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Tommy, The Who



Since last week I wrote about "A Night at the Opera," this week's album is about an actual opera, the first of its kind. With the prior albums, The Who was a straightforward British rock band seeking the next hit. Tommy is another one of those albums that changed everything, including the band itself. Tommy is a milestone in rocky history.


It is enough to listen to the "Overture" to know what is coming; this first song is full of genius and musicianship as the rest of the album. Keith Moon was by then already a well-known drummer, but it is in this song that we can hear for the first time what he could do and what would become a part of The Who's signature sound and would make him the best drummer of his generation. No wonder he inspired some of the greatest, like Neil Peart and Dave Grohl.


The opera is about a boy, Tommy, who becomes deaf, dumb, and blind after witnessing his father-in-law killing his birth father, who was presumed dead but came back from the war without previous notice—listening to the album while paying attention to the lyrics doubles the enjoyment. According to Pete Townshend, it is with this album that Roger Daltrey transformed from a relatively shy figure to a mega frontman, taking attention from him and allowing him to focus on the music.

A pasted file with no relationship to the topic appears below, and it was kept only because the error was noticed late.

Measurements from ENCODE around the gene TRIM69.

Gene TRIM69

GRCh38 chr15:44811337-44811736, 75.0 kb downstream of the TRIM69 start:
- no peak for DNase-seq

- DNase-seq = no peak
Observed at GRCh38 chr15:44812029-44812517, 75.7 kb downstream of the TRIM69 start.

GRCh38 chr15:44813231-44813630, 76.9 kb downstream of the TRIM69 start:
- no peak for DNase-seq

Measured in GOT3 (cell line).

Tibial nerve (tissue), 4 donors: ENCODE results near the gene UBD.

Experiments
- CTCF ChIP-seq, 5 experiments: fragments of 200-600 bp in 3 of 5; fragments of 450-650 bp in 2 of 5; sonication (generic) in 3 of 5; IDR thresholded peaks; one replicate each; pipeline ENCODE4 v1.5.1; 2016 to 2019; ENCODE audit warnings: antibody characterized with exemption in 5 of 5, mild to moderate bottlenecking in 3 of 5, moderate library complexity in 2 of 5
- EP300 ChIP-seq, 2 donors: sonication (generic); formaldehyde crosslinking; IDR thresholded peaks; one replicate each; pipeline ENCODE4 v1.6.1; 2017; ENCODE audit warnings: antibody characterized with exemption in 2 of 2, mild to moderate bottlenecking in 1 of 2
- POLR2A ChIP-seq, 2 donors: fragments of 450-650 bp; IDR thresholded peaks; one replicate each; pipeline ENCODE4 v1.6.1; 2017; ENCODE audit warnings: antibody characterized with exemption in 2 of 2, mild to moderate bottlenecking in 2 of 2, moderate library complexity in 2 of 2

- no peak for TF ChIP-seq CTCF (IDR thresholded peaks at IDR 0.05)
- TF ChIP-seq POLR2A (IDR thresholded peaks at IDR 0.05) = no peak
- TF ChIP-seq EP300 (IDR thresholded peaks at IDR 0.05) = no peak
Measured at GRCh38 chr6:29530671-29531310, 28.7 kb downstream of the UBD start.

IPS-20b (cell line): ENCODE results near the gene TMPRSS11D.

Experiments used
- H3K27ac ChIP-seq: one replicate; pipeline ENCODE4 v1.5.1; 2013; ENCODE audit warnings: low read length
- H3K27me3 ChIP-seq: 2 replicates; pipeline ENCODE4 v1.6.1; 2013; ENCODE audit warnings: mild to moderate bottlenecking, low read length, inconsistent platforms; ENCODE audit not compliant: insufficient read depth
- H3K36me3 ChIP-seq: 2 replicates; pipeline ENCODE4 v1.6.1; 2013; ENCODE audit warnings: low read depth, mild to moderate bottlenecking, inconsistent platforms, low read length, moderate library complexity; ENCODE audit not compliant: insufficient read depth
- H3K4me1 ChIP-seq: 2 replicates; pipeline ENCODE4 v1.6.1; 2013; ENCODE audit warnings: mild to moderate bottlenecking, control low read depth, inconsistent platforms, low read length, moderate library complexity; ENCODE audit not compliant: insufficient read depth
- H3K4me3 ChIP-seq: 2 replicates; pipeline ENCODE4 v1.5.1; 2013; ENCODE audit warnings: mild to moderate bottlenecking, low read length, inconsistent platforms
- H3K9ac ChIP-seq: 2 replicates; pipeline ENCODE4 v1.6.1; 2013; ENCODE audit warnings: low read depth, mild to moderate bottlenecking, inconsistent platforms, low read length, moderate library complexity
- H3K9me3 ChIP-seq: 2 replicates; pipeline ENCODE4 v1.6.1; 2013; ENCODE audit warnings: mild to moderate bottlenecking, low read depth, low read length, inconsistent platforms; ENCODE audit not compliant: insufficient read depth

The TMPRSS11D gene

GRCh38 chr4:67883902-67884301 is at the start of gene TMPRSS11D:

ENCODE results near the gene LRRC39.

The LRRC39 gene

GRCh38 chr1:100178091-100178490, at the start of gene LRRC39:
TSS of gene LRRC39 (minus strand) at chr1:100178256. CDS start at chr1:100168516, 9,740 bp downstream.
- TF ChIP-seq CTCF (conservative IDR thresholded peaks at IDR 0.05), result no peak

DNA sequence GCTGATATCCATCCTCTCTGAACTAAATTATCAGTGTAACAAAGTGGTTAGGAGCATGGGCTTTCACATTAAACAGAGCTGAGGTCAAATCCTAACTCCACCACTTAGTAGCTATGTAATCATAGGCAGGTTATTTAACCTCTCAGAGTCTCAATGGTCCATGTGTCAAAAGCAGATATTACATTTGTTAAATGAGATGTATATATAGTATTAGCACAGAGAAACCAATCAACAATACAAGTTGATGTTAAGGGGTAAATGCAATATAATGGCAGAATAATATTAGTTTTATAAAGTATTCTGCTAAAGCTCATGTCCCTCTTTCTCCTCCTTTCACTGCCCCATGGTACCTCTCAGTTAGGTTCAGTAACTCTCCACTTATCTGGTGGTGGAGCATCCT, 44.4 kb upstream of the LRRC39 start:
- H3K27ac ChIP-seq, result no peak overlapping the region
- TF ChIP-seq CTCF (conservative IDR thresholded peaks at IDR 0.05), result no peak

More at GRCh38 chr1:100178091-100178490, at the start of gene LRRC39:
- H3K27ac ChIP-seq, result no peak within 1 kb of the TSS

The album was already famous and revered, and a few years later, a movie with some of the best actors of the time was filmed with Roger Daltrey as Tommy. The movie also has some great rock stars like Tina Turner, Eric Clapton, and Elton John, making the OST worth a listen as well.


Tommy had a third run when Townshend agreed to create a Broadway play that ran successfully in the early 2000s for over ten years.


There are few albums in the history of rock with such an impact, and after 50 years, listening to Tommy never gets old.





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